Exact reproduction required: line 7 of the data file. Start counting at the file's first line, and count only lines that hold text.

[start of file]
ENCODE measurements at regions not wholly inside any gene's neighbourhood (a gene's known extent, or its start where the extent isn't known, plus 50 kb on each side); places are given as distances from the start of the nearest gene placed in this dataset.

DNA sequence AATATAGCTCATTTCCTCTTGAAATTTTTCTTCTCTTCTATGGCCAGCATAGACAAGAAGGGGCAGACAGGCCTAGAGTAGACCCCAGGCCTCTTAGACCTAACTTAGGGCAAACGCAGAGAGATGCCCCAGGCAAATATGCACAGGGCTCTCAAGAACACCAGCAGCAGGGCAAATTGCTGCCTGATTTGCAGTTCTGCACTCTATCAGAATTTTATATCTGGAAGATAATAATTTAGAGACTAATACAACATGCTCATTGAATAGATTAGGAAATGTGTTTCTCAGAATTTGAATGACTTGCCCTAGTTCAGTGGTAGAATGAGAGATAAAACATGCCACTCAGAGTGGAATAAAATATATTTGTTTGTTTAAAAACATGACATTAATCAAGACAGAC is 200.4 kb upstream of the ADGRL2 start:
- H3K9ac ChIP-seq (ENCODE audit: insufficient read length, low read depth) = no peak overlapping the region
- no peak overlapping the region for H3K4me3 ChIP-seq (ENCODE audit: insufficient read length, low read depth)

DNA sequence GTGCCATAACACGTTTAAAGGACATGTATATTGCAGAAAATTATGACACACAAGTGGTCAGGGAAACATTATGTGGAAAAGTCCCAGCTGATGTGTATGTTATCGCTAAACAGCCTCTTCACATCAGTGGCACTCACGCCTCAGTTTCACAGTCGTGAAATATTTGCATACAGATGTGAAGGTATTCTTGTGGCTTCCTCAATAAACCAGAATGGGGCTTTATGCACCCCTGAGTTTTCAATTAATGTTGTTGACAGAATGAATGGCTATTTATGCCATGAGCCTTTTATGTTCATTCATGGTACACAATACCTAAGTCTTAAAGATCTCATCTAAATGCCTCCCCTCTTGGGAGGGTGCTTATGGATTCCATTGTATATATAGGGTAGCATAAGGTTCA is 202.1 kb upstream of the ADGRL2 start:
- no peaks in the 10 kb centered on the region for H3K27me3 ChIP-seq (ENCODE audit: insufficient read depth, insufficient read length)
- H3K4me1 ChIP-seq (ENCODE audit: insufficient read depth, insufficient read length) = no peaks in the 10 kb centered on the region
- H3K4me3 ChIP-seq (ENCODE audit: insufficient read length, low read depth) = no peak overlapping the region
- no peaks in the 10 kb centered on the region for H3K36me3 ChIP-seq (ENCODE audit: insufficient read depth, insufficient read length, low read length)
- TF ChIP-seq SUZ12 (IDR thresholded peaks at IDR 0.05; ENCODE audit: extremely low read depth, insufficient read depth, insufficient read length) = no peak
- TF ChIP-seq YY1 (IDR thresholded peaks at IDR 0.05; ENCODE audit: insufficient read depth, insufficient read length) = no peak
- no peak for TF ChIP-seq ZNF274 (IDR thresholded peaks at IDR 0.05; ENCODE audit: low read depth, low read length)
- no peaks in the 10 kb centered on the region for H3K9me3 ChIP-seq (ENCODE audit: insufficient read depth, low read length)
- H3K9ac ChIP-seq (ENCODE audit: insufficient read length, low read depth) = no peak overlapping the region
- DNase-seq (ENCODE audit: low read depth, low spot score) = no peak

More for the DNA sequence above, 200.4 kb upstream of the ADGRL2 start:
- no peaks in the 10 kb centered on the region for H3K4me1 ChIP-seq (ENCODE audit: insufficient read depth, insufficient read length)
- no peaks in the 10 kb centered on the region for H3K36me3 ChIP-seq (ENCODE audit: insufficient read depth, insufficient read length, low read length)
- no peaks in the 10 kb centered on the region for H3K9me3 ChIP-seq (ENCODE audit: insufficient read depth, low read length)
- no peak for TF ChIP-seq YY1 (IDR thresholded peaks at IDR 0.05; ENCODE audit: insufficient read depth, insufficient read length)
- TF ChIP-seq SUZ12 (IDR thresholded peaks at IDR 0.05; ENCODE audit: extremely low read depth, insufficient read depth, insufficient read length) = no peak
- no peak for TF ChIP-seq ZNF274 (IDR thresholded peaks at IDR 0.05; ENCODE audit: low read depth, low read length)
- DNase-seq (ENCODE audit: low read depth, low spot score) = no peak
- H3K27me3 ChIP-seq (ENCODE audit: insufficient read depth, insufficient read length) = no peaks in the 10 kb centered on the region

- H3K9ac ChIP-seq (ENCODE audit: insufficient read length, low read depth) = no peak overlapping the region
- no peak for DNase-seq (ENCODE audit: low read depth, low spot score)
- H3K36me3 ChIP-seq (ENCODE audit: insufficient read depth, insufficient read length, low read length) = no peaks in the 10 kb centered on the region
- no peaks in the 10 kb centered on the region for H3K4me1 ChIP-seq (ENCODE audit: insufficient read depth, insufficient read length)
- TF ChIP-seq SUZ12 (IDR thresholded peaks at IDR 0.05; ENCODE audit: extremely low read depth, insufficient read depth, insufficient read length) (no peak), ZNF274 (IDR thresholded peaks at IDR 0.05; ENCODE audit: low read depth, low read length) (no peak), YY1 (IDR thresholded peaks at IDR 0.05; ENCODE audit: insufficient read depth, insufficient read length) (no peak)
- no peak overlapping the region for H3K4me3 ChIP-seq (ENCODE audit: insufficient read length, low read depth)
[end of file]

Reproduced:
- H3K4me1 ChIP-seq (ENCODE audit: insufficient read depth, insufficient read length) = no peaks in the 10 kb centered on the region